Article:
The Arnolds created a website dedicated to the house and its restoration, selling it privately to attract the right buyers. “We really love the house and are proud of the minor part we’ve played in its story,” says Matt. “Our dream was to sell it to people exactly like Prue and Nick who are enthusiasts.”
The Arnolds repainted the house inside and out using the original colours, put down new cork flooring, replaced cracked windows, hung new linen curtains and Swedish wallpaper, fitted a new kitchen benchtop and generally straightened, adjusted and sympathetically repaired what needed doing. “We did this with the idea of maintaining the original design and materials,” says Matt. “Allan was such a talented architect and I think it’s great that he’s getting some recognition – these guys can easily slip from the history books. He didn’t do a lot of work, but the work he did was beautiful and skilfully put together.”
Johnstone and Cowdy are equally passionate about the Christchurch Style and lived in the Messervy house for several years. They continued where the Arnolds left off, gently preserving and updating in a way that respected Mitchener’s original design. They replaced the tired flooring upstairs with sisal, adding sound insulation between the levels and installed floor-mounted power points in the bedrooms. “The original combination of concrete block and particle board was quite hard acoustically,” says Johnstone. “We thought the sisal was sympathetic, and it brought warmth to the space, both physically and acoustically.”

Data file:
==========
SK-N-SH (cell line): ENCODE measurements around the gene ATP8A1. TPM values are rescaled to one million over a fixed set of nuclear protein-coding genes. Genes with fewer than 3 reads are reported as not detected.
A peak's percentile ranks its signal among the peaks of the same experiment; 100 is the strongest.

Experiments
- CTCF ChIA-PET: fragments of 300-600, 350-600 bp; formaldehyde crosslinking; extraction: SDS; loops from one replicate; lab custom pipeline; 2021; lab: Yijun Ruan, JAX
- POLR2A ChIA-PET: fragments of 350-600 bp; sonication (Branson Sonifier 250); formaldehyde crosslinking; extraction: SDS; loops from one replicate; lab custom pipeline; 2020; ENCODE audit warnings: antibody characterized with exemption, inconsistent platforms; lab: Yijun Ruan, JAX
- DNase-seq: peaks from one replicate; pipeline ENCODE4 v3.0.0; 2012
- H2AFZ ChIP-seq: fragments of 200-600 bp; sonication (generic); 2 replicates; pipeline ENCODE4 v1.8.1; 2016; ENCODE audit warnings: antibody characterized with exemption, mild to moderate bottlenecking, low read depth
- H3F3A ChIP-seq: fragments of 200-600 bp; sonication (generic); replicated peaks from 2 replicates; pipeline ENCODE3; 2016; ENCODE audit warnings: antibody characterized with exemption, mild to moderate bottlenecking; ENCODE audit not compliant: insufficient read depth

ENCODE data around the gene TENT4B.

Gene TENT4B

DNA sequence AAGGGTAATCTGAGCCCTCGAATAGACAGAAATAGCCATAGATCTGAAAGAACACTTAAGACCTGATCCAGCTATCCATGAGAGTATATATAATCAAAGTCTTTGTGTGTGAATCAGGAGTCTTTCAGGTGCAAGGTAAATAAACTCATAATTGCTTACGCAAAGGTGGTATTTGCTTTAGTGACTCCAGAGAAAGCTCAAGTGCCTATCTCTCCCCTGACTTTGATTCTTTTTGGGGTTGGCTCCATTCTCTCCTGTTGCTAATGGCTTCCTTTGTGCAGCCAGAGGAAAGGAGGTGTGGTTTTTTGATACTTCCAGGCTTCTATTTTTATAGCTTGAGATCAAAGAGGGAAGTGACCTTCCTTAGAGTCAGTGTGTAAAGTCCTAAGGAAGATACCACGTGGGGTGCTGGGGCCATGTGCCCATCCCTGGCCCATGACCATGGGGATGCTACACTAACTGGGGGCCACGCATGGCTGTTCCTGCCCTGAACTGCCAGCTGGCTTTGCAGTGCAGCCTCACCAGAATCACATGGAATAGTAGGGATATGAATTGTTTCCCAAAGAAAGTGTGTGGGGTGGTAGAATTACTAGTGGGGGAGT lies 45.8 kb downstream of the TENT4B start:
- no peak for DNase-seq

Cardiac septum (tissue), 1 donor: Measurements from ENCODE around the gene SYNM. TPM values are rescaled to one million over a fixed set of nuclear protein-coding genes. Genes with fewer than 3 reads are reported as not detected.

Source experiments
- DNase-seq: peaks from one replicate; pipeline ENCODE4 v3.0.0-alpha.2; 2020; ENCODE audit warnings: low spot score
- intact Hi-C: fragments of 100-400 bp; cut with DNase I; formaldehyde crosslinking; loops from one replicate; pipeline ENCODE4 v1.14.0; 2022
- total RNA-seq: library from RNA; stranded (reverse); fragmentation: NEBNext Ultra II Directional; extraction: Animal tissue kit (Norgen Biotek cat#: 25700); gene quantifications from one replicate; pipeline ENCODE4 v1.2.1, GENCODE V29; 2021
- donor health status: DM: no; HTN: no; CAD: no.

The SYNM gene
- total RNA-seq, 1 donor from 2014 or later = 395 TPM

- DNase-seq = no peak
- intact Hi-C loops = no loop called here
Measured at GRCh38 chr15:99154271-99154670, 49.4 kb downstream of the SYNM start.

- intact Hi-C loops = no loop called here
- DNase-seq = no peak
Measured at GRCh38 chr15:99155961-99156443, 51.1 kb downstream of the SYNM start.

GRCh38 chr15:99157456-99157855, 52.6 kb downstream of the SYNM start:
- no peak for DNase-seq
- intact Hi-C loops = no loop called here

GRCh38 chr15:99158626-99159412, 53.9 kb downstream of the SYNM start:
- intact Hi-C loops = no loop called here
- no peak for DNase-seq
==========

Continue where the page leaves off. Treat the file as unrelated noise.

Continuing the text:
They also modernised the bathroom. “We wanted to stay as true to Allan’s design as possible, and kept the geometries throughout the spaces,” says Johnstone. The original shower was in a ‘cupboard’ off the hallway – accessed via a bi-fold door. They kept the line the same, but brought the shower inside the bathroom, carefully reusing the timber beading and glass so the change was as seamless as possible. They also reconditioned the original joinery, adding a new benchtop, complete with a new round sink to match the original small round stainless bowl.
“The cul-de-sac is a goldmine of beautiful design – it’s a unique little spot,” says Johnstone, co-founder and partner in Johnstone Callaghan Architects. “What Allan Mitchener did was take quite simple mechanisms but used them very successfully – there was art in a lot of what he did. The first drawings he did for the clients were even more experimental – the spaces were arranged around a central spiral staircase. This was reined in, but the design is still exciting with its open mezzanine. The sculptural fireplace and its brickwork is a work of art.”
After their stint in Christchurch, the Mitcheners moved to Auckland, where Allan taught for the rest of his career at the University of Auckland’s School of Architecture, and the couple lived in Mt Albert, in a Chapman Taylor house. Mitchener died in 2007. In the obituary for his former lecturer and close friend, Tony van Raat likened the architect to St Andrew’s: “a real beauty – like the man himself: Spare, modest and rational. Appreciation sometimes comes from the awareness of such essential qualities, often hidden from casual view.”
Words by: Jo Bates. Photography by: Sam Hartnett.